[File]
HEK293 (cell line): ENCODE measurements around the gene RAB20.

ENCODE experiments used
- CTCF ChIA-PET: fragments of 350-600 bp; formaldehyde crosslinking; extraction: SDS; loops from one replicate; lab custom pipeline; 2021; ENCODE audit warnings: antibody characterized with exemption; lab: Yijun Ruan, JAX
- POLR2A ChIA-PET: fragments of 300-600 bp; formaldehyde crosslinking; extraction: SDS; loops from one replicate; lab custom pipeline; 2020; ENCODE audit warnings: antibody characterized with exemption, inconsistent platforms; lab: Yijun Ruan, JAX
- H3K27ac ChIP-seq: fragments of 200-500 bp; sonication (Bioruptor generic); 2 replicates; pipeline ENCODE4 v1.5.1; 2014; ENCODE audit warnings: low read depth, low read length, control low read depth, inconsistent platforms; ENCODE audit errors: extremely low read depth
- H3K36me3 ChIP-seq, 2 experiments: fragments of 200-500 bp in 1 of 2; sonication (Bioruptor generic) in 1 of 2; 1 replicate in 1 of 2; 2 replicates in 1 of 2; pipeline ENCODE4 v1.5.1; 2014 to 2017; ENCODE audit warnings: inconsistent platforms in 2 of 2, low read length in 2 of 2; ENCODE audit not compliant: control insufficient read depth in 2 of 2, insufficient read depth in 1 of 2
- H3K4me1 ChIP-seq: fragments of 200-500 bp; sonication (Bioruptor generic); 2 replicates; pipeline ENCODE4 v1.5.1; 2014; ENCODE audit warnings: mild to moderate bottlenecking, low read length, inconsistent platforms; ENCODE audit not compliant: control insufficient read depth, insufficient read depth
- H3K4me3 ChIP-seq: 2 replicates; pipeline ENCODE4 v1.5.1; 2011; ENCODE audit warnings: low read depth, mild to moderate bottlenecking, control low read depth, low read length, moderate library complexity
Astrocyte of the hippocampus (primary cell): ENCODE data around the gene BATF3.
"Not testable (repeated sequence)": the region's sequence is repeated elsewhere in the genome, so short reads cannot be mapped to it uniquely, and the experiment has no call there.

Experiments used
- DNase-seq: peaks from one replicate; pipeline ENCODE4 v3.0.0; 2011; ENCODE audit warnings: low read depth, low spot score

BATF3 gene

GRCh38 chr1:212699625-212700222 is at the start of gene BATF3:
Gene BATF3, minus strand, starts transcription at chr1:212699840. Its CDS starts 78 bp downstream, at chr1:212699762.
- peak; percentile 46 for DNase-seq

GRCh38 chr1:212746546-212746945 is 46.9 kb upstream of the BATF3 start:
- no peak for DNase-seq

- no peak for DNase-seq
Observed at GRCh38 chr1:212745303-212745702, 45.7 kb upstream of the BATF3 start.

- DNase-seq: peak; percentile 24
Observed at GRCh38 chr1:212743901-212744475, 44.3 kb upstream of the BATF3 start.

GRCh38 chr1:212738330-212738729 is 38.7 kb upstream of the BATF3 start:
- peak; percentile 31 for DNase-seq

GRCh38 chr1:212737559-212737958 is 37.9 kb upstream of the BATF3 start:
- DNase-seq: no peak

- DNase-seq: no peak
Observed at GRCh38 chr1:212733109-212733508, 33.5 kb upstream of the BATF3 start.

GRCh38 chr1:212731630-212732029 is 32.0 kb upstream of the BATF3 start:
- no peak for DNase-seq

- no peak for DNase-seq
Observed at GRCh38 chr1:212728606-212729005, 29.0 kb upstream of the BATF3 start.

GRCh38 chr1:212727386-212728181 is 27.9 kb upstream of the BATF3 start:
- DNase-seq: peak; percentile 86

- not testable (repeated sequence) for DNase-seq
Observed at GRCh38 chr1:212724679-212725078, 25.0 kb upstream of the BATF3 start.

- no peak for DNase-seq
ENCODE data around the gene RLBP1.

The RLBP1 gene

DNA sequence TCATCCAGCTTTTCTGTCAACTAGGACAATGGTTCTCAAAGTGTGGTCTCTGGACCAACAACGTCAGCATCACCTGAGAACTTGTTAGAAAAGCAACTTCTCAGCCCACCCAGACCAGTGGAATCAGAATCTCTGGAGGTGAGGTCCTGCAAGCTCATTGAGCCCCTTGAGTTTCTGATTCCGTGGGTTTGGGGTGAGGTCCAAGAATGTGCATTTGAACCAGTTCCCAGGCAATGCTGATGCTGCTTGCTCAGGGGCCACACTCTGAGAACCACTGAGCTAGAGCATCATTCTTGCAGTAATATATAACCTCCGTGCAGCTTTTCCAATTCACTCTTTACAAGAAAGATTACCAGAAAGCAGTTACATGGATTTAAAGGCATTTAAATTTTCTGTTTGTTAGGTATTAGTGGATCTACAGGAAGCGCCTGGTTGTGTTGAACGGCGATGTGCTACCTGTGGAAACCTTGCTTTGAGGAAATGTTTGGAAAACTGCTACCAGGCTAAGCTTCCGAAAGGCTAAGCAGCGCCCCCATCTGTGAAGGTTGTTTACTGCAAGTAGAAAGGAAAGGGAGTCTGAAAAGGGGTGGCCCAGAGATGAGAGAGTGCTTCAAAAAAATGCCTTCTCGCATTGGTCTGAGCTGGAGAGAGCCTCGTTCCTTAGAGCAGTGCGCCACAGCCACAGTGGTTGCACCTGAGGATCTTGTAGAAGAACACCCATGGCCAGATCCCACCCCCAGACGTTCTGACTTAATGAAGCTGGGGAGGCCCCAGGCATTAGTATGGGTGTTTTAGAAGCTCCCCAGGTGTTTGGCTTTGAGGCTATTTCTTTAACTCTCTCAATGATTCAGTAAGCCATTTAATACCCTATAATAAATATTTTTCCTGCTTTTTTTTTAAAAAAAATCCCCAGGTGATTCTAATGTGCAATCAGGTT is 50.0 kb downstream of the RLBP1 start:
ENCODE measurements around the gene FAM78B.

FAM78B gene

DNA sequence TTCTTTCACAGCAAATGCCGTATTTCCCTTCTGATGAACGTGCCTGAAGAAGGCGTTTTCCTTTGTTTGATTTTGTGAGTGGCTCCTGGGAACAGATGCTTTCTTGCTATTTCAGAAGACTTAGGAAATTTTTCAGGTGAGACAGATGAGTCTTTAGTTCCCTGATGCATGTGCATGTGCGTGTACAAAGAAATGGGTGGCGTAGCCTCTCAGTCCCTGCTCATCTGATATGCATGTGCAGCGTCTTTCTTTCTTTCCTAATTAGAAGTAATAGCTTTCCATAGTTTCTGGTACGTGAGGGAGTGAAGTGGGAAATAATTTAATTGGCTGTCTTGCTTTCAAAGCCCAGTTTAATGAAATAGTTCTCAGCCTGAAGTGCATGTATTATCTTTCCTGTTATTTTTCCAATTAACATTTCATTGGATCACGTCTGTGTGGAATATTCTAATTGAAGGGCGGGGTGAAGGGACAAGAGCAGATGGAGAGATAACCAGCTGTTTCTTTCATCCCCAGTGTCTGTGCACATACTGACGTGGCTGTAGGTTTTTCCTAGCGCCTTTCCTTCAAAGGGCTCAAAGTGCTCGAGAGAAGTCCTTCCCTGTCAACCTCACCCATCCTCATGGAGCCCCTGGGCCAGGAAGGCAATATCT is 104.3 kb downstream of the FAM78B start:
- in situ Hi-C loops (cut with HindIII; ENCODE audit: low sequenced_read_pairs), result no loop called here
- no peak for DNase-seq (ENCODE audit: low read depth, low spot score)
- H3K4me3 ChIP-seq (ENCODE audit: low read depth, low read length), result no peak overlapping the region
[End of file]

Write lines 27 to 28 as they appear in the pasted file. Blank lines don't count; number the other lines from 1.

- DNase-seq: no peak
Observed at GRCh38 chr1:212733109-212733508, 33.5 kb upstream of the BATF3 start.